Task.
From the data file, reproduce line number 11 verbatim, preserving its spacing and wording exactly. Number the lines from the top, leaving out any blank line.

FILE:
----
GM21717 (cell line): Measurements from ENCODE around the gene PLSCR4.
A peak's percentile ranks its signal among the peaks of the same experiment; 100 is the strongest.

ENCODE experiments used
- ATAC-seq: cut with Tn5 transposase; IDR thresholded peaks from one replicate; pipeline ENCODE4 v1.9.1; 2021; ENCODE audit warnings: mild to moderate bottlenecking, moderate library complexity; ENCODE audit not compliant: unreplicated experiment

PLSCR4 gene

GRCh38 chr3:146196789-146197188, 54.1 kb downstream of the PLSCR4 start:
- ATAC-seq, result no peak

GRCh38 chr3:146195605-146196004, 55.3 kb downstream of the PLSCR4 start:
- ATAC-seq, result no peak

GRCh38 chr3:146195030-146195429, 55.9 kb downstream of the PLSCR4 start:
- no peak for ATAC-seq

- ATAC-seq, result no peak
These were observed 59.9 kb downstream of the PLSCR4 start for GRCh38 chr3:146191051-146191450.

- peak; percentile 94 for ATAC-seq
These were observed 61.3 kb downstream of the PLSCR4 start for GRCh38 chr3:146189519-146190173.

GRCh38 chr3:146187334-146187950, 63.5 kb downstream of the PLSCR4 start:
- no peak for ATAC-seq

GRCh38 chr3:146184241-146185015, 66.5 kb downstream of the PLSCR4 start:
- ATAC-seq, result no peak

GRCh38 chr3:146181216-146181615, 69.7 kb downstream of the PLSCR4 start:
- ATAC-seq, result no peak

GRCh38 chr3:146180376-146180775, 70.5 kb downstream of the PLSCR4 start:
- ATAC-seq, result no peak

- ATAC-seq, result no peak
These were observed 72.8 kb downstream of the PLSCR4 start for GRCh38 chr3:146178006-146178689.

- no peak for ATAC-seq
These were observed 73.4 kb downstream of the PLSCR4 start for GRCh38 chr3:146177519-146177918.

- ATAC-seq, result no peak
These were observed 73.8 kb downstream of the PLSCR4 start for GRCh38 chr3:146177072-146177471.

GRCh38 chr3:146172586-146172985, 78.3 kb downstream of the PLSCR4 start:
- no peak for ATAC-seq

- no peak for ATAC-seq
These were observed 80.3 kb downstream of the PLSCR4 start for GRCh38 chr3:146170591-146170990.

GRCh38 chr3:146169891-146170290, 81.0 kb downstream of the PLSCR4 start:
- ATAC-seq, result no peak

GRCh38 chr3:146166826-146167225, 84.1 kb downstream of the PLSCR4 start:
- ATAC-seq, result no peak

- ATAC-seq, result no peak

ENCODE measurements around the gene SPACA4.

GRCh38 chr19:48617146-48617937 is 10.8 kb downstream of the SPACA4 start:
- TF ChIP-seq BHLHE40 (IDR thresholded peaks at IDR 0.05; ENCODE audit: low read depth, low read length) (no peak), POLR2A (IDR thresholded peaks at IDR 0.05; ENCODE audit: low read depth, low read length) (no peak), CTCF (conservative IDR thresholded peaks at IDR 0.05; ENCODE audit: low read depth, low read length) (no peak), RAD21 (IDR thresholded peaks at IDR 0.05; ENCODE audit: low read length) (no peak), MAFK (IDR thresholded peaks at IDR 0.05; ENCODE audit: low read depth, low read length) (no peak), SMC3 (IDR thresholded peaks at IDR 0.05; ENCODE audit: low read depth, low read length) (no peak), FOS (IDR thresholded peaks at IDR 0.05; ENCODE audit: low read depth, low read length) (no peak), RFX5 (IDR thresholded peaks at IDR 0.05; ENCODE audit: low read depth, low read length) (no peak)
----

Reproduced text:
- no peak for ATAC-seq